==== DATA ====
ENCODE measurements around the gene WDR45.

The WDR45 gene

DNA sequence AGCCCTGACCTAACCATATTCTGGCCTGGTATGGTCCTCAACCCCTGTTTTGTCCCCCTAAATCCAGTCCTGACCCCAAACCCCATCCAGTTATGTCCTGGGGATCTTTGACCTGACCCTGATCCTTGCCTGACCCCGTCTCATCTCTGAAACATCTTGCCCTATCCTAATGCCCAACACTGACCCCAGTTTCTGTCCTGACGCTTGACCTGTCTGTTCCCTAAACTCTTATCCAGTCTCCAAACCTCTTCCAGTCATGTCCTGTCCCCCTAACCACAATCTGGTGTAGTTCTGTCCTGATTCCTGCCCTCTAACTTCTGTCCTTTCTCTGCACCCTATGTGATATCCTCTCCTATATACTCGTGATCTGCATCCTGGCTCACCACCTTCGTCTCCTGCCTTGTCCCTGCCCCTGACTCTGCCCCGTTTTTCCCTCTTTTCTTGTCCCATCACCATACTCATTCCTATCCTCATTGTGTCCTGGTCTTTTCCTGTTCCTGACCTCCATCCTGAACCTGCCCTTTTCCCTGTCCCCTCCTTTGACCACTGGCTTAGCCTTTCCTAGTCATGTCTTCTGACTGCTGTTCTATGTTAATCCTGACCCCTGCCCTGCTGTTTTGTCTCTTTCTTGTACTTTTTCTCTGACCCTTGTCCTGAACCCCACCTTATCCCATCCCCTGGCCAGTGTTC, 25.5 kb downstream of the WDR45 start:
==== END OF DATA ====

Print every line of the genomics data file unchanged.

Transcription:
ENCODE measurements around the gene WDR45.

The WDR45 gene

DNA sequence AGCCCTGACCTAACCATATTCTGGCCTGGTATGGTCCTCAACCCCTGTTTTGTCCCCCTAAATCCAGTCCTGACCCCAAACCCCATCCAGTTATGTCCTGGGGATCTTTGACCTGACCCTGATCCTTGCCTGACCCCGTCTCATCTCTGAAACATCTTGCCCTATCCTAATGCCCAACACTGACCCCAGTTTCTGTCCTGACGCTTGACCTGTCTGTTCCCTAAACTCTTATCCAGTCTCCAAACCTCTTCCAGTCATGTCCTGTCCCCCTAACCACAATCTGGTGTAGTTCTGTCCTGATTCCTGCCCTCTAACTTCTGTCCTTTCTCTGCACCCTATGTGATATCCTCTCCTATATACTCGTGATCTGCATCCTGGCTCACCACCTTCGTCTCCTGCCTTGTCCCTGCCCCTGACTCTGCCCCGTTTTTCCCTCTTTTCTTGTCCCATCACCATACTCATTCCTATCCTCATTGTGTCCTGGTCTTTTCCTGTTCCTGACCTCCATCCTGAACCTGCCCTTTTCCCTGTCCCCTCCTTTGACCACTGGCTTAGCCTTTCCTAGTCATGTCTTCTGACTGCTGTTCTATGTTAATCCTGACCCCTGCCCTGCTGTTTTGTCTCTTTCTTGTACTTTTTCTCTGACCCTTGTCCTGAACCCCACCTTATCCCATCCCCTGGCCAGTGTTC, 25.5 kb downstream of the WDR45 start: